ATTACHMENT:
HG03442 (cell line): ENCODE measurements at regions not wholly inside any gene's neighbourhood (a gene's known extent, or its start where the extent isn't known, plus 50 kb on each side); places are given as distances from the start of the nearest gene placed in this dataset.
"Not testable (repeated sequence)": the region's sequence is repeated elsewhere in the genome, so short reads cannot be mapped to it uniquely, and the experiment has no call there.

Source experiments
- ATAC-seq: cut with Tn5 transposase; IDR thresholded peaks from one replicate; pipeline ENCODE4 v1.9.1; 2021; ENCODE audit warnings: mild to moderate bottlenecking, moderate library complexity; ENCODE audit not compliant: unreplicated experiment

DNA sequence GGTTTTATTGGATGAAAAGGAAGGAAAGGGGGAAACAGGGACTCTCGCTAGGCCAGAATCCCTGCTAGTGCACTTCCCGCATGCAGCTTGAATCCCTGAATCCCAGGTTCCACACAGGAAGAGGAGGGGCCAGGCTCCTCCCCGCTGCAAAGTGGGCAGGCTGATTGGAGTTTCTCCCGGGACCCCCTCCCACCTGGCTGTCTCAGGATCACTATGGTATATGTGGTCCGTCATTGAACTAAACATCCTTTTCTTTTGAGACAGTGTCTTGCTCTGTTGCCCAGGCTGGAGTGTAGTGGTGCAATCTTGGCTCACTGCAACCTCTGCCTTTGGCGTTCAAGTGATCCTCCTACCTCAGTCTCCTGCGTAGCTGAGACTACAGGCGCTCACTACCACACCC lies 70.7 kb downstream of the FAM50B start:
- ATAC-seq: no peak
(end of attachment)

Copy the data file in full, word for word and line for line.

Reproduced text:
HG03442 (cell line): ENCODE measurements at regions not wholly inside any gene's neighbourhood (a gene's known extent, or its start where the extent isn't known, plus 50 kb on each side); places are given as distances from the start of the nearest gene placed in this dataset.
"Not testable (repeated sequence)": the region's sequence is repeated elsewhere in the genome, so short reads cannot be mapped to it uniquely, and the experiment has no call there.

Source experiments
- ATAC-seq: cut with Tn5 transposase; IDR thresholded peaks from one replicate; pipeline ENCODE4 v1.9.1; 2021; ENCODE audit warnings: mild to moderate bottlenecking, moderate library complexity; ENCODE audit not compliant: unreplicated experiment

DNA sequence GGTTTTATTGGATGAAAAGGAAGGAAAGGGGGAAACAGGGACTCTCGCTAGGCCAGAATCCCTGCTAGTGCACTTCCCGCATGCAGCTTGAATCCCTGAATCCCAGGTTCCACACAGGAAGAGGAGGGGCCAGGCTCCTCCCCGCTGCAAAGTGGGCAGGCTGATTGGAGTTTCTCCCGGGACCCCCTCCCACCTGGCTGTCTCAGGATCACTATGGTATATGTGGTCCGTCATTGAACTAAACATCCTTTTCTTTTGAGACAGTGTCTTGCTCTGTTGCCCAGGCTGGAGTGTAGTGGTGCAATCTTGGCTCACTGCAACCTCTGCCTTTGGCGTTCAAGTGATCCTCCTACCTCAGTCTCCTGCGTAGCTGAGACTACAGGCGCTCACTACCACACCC lies 70.7 kb downstream of the FAM50B start:
- ATAC-seq: no peak